Notes on disability from a Kenya school cafeteria
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During Marie Lisa Jose’s time volunteering in Kenya, one student teaches her that disability doesn’t mean inability.
“NIMESHIBA, NIMESHIBA,” repeats Ian. I try ignoring his pleas and instead kneel and push the barely touched green plastic plate towards him, urging him to finish his lunch. I don’t blame him for not wanting to eat; I know I won’t touch the lunch of gooey boiled beans.
But just being a volunteer at the school, there’s nothing I can do to help him. The only way either of us is getting up from this dark room that serves as a kitchen, classroom, and lunchroom is if Ian finishes his lunch.
I like all the things I do at St. Peter’s, all except lunch duty. I’m not particularly overjoyed when it comes to force feeding children.
At the far side of the room, brown benches are pushed against the brick-faced wall. There’s a rectangular hole in the wall that unintentionally serves as a window. A steady stream of sunlight bursts through it and falls on a picture of the Kenyan flag pasted on the opposite wall.
In the tiny space between the benches, children ages four to sixteen are hunched over plastic plates overflowing with brown beans. Whoever seated them for lunch separated the mentally challenged children and the ‘normal’ children. I think that’s just plain wrong, considering St. Peter’s prides itself on being an integrated school, catering to the needs of the challenged students along with the rest.
Abruptly, there is silence in the room as darkness descends on the Kenyan flag.
I look up to see the silhouette of Aunty Rose, school mom and cook. Her hands are on her hips, her well-endowed figure blocking the sunlight. She bellows at the children in Kiswahili while they hunch closer to their plates. One of the girls, Bridget, opens her mouth with a wail. Aunty Rose strikes her and stuffs a spoonful of beans into her open mouth.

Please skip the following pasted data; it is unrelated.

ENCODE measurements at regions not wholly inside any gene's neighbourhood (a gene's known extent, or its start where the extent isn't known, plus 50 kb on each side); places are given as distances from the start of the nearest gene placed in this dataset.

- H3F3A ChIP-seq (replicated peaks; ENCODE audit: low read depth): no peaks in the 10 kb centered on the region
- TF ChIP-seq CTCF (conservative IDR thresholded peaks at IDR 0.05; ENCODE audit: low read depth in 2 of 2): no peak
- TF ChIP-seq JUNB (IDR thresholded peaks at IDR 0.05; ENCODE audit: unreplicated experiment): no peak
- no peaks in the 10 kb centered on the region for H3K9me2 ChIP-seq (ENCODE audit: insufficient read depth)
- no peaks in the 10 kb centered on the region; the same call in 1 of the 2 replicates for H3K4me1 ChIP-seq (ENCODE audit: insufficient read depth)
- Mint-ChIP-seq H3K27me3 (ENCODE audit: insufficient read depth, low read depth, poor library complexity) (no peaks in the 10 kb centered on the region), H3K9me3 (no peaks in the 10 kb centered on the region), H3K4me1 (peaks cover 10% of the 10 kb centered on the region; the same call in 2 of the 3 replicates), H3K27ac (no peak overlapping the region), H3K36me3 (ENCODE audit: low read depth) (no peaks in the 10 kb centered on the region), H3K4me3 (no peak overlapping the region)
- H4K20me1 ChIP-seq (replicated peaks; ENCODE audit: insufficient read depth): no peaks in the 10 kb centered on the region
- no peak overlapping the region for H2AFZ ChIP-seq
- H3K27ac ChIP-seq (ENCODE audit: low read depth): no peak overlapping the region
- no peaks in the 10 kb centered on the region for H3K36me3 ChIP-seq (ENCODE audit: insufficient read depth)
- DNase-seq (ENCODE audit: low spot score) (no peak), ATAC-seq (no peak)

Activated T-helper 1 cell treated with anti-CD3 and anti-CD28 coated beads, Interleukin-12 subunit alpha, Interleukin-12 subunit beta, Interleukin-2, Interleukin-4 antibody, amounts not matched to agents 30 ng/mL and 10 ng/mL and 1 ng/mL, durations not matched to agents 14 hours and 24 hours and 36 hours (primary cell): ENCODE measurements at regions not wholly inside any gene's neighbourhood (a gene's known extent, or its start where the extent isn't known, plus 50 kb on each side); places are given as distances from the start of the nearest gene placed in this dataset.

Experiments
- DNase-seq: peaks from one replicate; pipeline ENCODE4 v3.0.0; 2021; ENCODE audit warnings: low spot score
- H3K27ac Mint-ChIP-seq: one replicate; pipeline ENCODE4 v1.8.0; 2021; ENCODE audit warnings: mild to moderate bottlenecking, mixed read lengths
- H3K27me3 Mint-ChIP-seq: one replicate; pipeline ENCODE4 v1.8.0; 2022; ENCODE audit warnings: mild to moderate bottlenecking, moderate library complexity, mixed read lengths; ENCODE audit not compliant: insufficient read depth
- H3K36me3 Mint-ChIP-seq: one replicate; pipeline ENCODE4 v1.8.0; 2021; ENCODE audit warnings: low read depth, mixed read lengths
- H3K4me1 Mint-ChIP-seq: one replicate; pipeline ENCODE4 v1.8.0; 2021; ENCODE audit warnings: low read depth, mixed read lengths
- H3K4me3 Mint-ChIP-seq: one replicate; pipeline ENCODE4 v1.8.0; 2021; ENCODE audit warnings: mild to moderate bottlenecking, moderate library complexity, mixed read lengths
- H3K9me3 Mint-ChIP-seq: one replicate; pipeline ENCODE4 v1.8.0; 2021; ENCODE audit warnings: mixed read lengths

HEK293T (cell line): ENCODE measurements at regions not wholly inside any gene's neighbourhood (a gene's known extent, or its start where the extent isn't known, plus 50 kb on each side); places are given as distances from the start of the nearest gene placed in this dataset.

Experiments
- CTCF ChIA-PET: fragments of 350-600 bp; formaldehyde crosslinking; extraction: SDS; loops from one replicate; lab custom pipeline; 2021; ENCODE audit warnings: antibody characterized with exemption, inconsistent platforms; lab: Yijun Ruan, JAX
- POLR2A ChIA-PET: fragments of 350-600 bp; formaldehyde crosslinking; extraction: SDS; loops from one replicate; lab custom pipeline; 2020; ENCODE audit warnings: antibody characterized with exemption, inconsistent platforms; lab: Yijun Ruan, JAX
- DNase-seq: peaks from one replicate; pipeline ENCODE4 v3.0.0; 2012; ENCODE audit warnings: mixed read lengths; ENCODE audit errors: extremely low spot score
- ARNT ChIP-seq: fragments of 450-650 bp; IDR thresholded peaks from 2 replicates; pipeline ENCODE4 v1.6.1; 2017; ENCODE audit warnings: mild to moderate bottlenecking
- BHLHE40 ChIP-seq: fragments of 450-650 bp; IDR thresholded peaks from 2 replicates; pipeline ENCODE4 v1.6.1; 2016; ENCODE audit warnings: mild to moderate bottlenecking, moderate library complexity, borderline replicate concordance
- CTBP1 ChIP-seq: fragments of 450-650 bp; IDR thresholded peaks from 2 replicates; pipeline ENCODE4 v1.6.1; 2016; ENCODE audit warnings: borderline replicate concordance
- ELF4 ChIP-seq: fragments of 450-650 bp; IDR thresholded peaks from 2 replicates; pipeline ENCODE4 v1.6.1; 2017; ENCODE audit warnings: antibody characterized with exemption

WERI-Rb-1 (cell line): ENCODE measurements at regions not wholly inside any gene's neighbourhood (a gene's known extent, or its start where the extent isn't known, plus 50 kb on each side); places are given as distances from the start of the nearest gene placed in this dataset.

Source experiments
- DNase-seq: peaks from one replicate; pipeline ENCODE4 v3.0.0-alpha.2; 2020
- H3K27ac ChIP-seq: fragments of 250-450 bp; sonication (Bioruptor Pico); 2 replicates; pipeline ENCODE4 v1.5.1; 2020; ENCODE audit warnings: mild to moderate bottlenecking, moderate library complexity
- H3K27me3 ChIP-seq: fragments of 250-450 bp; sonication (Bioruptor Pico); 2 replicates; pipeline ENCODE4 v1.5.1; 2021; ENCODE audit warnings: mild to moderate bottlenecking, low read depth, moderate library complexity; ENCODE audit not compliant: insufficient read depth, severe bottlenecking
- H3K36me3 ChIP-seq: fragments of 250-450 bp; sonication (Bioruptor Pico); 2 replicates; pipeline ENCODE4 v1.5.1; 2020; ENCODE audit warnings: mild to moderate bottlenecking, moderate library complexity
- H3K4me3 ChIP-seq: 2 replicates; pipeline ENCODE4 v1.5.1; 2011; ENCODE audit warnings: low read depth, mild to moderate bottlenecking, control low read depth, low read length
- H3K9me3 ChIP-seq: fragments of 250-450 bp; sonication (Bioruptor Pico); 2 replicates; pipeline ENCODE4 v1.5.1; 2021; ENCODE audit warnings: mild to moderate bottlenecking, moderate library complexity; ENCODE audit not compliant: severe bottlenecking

It’s not a pretty sight. Aunty Rose is a kind person at heart. She cares for the children at St. Peter’s like they’re her own. But when she spies unfinished lunches, she transforms into a monster.
Photo by author
Beside me, Ian trembles. I pull over the only chair in the room and shield Ian from Aunty Rose’s wrath. Unfortunately, this makes him invisible only for so long. Aunty Rose calls out to him with a thunderous roar and starts over to our corner. Ian lets out a wail as she raises her hand to strike.
All at once, Boniface appears. In one swift motion he comes between us and Aunty Rose and grabs the plate from Ian with one hand. He wraps his other arm protectively around his four-year-old brother.
Boniface is ten years old, tall with twinkling eyes. Spelling, reading, and counting are difficult for him. He sits in the same class as his brother — my class. He depends on his four-year-old brother for all his classwork.
Boniface is mentally challenged, but no disability can tamper with his love for his younger brother.
Boniface whispers to Ian, who rests his head against his brother’s chest. Boniface waits until Ian’s sobs quiet. Gently he unwraps his hand. Ian opens his mouth to receive a spoonful of gooey beans from Boniface.
Aunty Rose’s arms, momentarily paused mid-air, descend and circle the brothers in a bear hug. I do not bother hiding my tears either. I feel proud to be Boniface’s teacher.